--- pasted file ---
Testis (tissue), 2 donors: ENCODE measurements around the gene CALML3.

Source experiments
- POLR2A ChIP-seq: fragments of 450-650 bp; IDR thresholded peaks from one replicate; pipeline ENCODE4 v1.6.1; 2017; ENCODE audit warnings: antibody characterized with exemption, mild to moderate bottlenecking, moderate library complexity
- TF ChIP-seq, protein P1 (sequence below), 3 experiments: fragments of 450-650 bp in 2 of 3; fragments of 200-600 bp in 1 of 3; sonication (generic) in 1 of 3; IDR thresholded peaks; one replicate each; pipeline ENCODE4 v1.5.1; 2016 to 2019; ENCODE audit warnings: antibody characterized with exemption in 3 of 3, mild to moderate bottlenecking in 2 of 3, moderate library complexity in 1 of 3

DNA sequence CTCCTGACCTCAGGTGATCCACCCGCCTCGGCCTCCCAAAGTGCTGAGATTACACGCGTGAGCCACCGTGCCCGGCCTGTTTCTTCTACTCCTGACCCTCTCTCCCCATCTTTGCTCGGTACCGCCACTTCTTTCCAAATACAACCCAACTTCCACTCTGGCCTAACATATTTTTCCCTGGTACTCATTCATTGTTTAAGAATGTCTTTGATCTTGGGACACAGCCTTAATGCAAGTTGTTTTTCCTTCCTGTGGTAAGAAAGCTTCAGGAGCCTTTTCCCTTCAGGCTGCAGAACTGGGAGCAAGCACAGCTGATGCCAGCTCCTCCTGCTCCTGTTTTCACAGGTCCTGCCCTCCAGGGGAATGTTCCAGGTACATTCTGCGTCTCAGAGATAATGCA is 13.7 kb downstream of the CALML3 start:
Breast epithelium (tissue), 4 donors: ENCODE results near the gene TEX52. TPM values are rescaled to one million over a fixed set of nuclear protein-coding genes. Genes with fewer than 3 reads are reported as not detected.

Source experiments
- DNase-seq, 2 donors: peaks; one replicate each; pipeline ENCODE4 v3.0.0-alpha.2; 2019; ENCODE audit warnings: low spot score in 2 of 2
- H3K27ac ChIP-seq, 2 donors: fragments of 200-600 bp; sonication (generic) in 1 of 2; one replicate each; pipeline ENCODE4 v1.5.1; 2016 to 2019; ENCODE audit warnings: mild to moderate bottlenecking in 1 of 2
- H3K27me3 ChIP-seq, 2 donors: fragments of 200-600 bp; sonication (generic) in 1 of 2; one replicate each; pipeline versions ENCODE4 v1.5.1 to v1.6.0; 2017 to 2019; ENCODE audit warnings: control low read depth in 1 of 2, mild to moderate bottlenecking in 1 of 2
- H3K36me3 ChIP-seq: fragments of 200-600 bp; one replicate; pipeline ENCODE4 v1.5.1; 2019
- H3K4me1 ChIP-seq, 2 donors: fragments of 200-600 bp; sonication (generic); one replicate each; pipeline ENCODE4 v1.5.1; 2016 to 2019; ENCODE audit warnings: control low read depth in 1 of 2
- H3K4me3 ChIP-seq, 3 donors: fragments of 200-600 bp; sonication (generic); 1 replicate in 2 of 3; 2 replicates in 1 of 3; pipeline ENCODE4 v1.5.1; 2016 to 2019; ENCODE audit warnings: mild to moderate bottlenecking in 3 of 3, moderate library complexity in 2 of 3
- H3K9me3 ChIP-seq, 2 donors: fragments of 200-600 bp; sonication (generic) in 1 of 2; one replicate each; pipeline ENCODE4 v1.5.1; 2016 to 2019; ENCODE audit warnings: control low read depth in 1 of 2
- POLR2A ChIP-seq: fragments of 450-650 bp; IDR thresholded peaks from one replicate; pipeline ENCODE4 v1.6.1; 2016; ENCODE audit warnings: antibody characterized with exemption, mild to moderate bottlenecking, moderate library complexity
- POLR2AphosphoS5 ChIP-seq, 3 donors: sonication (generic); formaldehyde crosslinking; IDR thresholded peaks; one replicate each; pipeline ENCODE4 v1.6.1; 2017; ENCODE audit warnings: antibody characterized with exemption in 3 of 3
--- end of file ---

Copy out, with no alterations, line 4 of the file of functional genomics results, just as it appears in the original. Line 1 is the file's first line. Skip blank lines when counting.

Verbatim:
- TF ChIP-seq, protein P1 (sequence below), 3 experiments: fragments of 450-650 bp in 2 of 3; fragments of 200-600 bp in 1 of 3; sonication (generic) in 1 of 3; IDR thresholded peaks; one replicate each; pipeline ENCODE4 v1.5.1; 2016 to 2019; ENCODE audit warnings: antibody characterized with exemption in 3 of 3, mild to moderate bottlenecking in 2 of 3, moderate library complexity in 1 of 3